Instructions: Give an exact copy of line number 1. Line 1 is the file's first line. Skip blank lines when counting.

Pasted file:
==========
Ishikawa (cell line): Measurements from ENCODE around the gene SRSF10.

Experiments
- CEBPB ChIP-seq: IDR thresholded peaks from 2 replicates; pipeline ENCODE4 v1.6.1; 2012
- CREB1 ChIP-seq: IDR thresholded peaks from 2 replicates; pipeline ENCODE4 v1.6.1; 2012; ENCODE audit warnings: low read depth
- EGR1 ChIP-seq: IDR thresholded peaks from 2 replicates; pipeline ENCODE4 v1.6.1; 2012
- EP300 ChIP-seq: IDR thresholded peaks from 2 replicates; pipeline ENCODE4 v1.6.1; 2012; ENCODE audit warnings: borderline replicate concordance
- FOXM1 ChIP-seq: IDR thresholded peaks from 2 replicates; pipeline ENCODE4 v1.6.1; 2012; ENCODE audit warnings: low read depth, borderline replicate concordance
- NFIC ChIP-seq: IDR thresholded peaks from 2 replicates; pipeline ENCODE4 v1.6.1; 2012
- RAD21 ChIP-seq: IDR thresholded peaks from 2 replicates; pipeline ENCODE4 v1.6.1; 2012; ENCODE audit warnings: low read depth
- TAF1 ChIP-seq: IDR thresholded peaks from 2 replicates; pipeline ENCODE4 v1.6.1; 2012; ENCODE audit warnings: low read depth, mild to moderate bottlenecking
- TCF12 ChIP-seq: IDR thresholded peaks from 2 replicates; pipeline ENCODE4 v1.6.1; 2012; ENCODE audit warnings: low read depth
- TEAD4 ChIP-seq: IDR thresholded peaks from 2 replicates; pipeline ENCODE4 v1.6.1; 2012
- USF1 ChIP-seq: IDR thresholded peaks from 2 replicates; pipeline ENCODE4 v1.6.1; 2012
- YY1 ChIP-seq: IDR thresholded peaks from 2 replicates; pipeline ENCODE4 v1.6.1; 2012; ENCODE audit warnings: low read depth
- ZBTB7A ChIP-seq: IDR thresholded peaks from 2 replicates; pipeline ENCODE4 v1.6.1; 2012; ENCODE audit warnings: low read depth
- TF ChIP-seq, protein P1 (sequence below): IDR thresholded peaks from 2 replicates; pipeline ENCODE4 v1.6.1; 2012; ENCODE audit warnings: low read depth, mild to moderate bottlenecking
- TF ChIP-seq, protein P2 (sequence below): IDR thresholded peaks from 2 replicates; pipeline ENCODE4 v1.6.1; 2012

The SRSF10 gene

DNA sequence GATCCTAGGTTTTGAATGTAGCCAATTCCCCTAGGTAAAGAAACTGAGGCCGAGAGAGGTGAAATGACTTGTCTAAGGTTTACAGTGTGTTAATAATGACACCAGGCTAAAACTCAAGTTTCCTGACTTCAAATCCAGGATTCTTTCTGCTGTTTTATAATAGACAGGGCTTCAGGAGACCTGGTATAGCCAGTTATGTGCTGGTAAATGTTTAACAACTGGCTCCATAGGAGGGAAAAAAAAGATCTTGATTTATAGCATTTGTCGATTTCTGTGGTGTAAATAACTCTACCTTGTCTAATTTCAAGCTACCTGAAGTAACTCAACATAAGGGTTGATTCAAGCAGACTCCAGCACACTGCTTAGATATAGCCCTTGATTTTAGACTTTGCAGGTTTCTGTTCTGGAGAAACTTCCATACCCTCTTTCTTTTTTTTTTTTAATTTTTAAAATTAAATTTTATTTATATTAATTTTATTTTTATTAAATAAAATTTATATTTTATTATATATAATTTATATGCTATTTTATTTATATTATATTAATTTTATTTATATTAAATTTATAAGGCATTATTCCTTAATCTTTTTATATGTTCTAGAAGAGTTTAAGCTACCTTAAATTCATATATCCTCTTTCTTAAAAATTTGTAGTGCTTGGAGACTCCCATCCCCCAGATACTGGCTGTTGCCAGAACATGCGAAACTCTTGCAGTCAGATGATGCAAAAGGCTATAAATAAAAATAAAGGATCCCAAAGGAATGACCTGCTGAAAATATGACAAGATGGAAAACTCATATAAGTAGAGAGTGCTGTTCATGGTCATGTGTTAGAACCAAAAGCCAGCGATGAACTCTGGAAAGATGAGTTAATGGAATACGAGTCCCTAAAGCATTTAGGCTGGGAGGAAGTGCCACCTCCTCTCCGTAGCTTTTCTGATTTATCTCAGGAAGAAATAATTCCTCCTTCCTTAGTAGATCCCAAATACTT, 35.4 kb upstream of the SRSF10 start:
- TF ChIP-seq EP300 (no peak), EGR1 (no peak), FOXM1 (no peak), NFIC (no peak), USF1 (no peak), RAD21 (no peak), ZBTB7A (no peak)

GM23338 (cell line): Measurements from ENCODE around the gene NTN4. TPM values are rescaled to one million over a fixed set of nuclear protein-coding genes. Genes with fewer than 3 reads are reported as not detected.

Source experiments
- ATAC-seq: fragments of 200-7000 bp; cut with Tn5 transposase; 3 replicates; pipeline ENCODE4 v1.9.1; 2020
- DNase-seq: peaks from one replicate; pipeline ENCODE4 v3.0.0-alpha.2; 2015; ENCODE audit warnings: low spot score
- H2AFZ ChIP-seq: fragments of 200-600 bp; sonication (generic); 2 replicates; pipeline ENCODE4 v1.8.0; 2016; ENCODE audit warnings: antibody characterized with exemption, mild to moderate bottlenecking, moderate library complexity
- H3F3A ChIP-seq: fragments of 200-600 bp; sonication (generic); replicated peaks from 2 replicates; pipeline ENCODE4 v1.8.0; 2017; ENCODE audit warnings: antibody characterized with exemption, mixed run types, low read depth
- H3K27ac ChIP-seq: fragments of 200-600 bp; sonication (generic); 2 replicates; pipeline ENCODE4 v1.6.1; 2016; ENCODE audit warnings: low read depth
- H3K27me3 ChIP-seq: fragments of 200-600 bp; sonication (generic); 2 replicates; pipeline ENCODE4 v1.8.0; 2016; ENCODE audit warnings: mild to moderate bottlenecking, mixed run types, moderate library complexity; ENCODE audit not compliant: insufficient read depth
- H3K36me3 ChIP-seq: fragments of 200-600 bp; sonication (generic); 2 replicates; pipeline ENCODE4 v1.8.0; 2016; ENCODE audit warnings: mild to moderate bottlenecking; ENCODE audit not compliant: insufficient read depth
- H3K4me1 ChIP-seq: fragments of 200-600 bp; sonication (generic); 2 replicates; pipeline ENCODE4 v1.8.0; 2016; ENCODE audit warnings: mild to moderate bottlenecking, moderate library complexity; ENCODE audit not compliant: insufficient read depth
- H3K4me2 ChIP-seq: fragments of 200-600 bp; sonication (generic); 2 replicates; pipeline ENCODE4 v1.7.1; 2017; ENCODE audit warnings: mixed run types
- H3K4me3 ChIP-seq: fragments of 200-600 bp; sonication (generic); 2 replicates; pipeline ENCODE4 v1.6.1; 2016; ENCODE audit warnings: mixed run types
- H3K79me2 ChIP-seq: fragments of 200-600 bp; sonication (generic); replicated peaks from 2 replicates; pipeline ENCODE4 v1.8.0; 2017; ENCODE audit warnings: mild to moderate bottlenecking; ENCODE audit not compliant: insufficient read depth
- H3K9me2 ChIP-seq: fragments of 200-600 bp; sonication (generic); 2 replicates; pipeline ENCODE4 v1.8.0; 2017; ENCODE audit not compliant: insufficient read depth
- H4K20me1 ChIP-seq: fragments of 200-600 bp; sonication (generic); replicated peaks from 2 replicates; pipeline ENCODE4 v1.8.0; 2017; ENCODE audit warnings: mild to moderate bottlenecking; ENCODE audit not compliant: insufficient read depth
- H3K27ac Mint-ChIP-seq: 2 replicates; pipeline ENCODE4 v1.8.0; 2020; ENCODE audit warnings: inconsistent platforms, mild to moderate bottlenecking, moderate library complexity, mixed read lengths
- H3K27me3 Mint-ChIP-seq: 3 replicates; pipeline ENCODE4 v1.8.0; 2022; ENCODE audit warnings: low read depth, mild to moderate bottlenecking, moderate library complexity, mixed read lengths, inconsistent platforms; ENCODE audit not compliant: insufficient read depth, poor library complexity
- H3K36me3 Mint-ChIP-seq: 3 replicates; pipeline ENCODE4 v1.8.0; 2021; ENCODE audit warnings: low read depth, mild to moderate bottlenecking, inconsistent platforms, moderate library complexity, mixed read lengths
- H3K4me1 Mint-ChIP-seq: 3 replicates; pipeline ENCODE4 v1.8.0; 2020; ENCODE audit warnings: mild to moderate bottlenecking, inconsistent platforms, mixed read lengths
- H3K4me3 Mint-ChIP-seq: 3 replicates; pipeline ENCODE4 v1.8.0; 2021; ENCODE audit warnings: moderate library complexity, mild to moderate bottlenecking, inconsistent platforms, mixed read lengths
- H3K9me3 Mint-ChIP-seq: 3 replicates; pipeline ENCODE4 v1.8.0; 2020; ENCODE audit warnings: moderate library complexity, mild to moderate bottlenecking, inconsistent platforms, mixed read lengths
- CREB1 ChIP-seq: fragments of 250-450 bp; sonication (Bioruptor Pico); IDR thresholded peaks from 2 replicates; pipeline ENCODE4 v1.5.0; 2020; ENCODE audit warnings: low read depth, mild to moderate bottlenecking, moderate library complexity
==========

Ishikawa (cell line): Measurements from ENCODE around the gene SRSF10.